Wear it right: a Goldilocks approach to dress codes for employees
Company dress codes run the gamut from very casual to buttoned down, and many in between. So, before accepting an offer for a full-time job, know your prospective employer’s wardrobe requirements, as you will have to adhere to it for 40 hours or more each week.
If how you are permitted to dress for work is a priority, be familiar with the typical dress expectations for the job you have in mind. “Business,” “business casual” and “casual” dress codes have pronounced differences, and their interpretations may vary somewhat from company to company.
Many companies permit their staff to dress casually, although some do not allow shorts or jeans, for instance. Others, where employees meet with clients and prospects, may expect staff to adhere to a business dress code. The in-between business casual attire might seem “just right” for many of you, but it isn’t for everyone—not dressy enough for some; too dressy for others.
Business casual is not just casual
Many companies have adopted a business casual dress code to let employees be comfortable at work while still projecting a professional image. More than half of surveyed employees prefer more relaxed dress codes, yet many say they’re uncertain at times about the acceptability of an item of clothing.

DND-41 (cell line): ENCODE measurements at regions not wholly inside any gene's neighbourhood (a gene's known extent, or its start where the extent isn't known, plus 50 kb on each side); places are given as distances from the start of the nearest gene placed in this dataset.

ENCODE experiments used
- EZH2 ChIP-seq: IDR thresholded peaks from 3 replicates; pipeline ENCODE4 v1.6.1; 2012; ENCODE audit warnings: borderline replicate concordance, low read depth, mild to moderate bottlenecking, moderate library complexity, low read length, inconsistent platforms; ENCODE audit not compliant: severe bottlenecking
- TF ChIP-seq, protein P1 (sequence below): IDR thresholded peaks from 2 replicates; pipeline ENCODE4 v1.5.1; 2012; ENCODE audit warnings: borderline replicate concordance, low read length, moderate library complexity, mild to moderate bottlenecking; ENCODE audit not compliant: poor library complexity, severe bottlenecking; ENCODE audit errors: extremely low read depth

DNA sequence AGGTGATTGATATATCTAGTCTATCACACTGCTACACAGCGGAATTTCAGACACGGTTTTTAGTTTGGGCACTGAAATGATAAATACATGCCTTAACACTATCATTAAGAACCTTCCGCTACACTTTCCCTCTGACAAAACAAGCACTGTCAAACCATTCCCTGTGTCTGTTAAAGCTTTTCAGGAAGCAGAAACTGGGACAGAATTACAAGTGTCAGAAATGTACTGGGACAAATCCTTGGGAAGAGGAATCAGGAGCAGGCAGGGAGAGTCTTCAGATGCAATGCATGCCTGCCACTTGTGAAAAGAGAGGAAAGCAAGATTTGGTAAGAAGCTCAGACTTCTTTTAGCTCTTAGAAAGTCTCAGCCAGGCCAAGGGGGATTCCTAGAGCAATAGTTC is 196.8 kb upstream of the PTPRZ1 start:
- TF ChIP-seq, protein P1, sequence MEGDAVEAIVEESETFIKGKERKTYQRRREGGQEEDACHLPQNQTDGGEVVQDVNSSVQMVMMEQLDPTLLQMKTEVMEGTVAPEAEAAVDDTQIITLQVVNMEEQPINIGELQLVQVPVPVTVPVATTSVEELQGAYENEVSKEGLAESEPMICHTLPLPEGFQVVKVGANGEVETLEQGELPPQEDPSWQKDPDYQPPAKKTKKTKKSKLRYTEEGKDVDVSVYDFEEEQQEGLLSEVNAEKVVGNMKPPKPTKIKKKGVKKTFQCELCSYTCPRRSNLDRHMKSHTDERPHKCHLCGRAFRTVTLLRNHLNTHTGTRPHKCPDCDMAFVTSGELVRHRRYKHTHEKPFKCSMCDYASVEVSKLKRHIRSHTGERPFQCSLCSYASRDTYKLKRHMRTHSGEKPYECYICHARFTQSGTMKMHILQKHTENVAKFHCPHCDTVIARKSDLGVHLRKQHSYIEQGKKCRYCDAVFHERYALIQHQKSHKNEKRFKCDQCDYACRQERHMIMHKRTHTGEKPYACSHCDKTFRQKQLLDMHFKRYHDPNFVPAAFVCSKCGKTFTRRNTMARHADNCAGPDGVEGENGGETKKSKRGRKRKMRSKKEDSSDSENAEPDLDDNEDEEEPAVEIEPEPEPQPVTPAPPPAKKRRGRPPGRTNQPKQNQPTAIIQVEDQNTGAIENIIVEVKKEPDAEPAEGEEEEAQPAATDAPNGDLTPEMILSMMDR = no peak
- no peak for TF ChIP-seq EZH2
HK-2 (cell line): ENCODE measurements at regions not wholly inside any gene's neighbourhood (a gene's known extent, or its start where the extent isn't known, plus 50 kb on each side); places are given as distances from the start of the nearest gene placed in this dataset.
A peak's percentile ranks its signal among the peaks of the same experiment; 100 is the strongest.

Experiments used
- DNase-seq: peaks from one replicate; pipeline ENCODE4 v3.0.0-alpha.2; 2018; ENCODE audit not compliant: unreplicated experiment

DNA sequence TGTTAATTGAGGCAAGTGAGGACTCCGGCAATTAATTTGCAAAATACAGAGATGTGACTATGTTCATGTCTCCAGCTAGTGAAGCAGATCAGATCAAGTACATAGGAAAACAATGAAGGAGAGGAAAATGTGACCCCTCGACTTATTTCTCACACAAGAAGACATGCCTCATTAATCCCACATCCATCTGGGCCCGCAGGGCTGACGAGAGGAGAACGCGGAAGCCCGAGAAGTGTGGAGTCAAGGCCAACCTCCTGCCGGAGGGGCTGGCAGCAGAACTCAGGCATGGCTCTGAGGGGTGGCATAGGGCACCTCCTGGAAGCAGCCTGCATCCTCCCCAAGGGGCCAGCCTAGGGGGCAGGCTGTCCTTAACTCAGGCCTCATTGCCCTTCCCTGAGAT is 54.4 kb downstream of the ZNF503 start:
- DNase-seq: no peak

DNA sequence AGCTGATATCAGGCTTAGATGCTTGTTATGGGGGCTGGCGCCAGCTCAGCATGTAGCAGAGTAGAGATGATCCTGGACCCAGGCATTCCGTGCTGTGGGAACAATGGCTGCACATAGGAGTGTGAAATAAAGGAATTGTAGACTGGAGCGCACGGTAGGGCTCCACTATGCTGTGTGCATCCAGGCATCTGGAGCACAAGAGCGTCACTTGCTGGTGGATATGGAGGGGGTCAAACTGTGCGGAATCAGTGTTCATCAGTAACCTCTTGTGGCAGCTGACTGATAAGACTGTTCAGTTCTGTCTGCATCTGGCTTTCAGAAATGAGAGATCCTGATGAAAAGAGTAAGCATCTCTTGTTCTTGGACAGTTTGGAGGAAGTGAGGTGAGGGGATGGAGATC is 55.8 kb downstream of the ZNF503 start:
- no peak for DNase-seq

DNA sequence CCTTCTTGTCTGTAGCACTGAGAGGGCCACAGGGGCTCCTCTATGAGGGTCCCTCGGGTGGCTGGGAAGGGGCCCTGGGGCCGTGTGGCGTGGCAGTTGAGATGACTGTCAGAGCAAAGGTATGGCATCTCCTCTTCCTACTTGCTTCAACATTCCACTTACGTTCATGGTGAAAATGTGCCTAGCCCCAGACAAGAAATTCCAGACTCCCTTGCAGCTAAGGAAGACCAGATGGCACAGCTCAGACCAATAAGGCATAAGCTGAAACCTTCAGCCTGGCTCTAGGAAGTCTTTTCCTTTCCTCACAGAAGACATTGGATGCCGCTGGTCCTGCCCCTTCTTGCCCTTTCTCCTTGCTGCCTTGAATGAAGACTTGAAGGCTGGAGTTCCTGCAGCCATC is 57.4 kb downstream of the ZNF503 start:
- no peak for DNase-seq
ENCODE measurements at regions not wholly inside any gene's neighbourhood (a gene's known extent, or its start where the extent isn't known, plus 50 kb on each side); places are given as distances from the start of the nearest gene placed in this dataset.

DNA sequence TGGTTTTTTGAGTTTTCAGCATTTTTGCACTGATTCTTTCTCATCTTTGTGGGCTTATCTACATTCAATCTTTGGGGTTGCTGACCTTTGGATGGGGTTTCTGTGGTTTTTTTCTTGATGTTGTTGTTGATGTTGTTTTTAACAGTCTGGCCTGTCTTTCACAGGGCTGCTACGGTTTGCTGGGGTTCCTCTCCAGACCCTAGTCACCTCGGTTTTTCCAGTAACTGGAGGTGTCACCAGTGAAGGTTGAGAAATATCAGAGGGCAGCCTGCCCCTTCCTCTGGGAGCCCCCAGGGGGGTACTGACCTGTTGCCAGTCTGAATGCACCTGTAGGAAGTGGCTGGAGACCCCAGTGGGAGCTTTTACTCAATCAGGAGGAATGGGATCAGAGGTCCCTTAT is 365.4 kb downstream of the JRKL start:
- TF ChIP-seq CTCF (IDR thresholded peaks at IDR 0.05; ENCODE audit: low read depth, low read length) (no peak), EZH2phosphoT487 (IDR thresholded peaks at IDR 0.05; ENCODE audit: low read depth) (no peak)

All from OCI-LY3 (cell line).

If your company has a printed or online dress code, consult it before wearing something questionable. If you’re still unsure, you can ask your supervisor, or err on the side of caution and save it to wear during off-work hours.
Sometimes, it’s not what you wear but how you wear it. “Even in a business casual work environment, clothing should be pressed and never wrinkled. Torn, dirty or frayed clothing is unacceptable,” advises the personal finance website The Balance. “Any clothing that has words, terms or pictures that may be offensive to other employees is unacceptable.”
Your appearance is your company’s appearance
How you dress is actually a way to communicate yourself to others. People at work—clients and customers, but co-workers, too—form impressions of you based on your work attire. Those impressions will influence how they judge your company as well. That’s why employers establish dress codes that support their business activities and goals, and they’re legally permitted to do so. (Some exemptions for religious beliefs may apply.)
Companies require that you dress a certain way for some very practical reasons, such as uniforms so customers can easily identify staff, or no jewelry and loose clothing for health and safety reasons. And yes, employers can ask you to remove piercings and cover tattoos at work, which is common in settings where employees have direct contact with customers and clients.
So, make sure you have a good understanding of your company’s culture and, by extension, its dress code. Observe what employees at your level and the level above you are wearing, particularly those you respect and wish to emulate.
Recommended reading: how to dress for the office
For more advice on acceptable clothing selections for work, I recommend:
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